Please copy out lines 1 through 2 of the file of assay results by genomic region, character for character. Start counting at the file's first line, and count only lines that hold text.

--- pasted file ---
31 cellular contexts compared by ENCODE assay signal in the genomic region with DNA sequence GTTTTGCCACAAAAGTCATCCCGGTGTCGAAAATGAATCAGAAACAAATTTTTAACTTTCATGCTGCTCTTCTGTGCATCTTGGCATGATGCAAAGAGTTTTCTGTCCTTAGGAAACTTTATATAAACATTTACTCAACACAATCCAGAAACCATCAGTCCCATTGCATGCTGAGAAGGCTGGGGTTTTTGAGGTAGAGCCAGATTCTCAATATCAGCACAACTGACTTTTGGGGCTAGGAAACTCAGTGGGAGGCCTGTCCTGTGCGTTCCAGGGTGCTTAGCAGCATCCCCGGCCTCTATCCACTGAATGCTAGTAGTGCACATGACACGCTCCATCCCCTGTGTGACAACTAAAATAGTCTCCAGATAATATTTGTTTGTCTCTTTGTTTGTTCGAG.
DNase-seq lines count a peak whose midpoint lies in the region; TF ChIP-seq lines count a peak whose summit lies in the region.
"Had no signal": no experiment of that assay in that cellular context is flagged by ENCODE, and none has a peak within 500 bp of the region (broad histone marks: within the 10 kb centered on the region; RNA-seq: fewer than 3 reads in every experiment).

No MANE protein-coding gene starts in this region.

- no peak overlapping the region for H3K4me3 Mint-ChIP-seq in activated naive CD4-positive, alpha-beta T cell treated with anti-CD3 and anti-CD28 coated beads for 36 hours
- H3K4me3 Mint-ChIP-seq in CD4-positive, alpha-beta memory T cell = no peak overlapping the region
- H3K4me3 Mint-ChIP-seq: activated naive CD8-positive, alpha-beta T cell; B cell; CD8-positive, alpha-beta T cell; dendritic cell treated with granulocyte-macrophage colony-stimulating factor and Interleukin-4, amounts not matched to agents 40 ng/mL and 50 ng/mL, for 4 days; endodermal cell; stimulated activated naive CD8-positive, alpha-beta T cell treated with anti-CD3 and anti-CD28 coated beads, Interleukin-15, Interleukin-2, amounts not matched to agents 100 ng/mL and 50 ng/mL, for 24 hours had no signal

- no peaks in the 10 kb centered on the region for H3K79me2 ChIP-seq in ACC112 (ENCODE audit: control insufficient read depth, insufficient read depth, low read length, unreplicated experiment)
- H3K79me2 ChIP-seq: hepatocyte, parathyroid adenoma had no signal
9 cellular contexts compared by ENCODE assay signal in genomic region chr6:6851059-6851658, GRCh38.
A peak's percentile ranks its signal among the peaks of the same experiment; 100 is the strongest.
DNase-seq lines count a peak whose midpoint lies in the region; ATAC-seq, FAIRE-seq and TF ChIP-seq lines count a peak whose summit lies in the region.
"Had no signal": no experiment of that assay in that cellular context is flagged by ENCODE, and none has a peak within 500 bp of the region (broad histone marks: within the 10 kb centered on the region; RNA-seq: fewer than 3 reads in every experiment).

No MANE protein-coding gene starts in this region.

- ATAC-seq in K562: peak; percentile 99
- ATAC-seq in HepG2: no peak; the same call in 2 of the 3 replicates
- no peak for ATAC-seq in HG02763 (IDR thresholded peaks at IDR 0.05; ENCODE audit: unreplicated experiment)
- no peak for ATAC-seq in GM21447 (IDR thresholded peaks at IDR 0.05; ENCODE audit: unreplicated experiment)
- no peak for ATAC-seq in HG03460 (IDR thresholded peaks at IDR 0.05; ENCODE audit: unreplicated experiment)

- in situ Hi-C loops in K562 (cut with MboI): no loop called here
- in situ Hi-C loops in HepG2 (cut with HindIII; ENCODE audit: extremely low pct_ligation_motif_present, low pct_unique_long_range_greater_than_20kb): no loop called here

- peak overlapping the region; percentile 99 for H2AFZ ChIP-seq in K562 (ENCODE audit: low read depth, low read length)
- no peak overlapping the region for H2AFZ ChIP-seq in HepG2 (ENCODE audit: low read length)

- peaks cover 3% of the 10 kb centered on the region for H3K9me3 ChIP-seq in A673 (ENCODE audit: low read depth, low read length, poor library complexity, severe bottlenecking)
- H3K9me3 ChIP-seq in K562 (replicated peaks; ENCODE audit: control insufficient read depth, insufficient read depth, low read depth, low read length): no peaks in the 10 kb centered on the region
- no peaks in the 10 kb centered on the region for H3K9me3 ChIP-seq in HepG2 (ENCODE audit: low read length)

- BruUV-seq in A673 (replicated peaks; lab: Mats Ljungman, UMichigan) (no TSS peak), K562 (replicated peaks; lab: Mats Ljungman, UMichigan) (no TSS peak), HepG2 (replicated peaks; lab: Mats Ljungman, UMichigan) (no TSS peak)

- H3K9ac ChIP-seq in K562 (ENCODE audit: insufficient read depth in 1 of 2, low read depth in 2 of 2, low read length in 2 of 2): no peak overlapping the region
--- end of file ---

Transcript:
31 cellular contexts compared by ENCODE assay signal in the genomic region with DNA sequence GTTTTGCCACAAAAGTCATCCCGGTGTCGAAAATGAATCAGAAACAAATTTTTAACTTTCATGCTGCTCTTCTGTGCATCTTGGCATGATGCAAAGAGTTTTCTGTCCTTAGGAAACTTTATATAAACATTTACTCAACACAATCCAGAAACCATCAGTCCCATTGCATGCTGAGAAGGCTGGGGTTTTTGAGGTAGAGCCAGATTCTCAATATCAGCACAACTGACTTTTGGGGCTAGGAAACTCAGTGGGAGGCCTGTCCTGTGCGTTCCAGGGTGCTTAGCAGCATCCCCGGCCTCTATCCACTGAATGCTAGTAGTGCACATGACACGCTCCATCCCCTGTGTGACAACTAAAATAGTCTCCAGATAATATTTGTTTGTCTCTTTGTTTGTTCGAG.
DNase-seq lines count a peak whose midpoint lies in the region; TF ChIP-seq lines count a peak whose summit lies in the region.